Background: Chronic heart failure (CHF) induces endothelial dysfunction in part because of decreased nitric oxide (NO(·)) production, but the direct link between endothelial dysfunction and aggravation of CHF is not directly established. We previously reported that increased NO production via inhibition of protein tyrosine phosphatase 1B (PTP1B) is associated with reduced cardiac dysfunction in CHF. Investigation of the role of endothelial PTP1B in these effects may provide direct evidence of the link between endothelial dysfunction and CHF.
Methods and results: Endothelial deletion of PTP1B was obtained by crossing LoxP-PTP1B with Tie2-Cre mice. CHF was assessed 4 months after myocardial infarction. In some experiments, to exclude gene extinction in hematopoietic cells, Tie2-Cre/LoxP-PTP1B mice were lethally irradiated and reconstituted with bone marrow from wild-type mice, to obtain mouse with endothelial-specific deletion of PTP1B. Vascular function evaluated ex vivo in mesenteric arteries showed that in wild-type mice, CHF markedly impaired NO-dependent flow-mediated dilatation. CHF-induced endothelial dysfunction was less marked in endoPTP1B(-/-) mice, suggesting restored NO production. Echocardiographic, hemodynamic, and histological evaluations demonstrated that the selectively improved endothelial function was associated with reduced left ventricular dysfunction and remodeling, as well as increased survival, in the absence of signs of stimulated angiogenesis or increased cardiac perfusion.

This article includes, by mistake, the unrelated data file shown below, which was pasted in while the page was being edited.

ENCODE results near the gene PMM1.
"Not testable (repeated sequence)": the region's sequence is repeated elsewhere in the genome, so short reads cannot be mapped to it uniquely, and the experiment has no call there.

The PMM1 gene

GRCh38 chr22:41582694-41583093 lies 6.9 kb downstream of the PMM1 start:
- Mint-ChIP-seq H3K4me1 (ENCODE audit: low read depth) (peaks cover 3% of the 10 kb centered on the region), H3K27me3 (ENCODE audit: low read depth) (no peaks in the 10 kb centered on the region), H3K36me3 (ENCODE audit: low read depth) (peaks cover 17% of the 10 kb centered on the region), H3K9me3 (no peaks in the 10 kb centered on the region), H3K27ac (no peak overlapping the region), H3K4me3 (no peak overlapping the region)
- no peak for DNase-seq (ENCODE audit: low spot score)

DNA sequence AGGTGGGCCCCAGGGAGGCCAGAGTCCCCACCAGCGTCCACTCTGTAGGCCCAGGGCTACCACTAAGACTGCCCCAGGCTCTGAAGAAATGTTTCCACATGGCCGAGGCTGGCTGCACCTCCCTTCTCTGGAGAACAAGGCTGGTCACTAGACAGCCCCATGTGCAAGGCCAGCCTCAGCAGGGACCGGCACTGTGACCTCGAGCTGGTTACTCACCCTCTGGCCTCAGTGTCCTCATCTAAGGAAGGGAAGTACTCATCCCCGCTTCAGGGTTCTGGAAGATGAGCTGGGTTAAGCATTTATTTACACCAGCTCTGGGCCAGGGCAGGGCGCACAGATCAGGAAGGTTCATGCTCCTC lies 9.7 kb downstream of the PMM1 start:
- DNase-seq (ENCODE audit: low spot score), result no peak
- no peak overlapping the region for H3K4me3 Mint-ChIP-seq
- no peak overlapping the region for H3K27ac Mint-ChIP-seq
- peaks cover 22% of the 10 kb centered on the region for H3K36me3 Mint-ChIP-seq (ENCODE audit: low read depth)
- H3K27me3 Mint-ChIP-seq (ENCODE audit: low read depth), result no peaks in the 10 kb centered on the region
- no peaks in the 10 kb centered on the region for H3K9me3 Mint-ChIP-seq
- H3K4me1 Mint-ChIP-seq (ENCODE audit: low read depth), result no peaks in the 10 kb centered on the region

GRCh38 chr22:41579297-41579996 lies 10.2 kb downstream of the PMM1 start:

Conclusions: Prevention of endothelial dysfunction, by endothelial PTP1B deficiency, is sufficient to reduce cardiac dysfunction post myocardial infarction. Our results provide for the first time a direct demonstration that endothelial protection per se reduces CHF and further suggest a causal role for endothelial dysfunction in CHF development.
Keywords: bone marrow; endothelium; heart failure; myocardial infarction; nitric oxide.
© 2016 American Heart Association, Inc.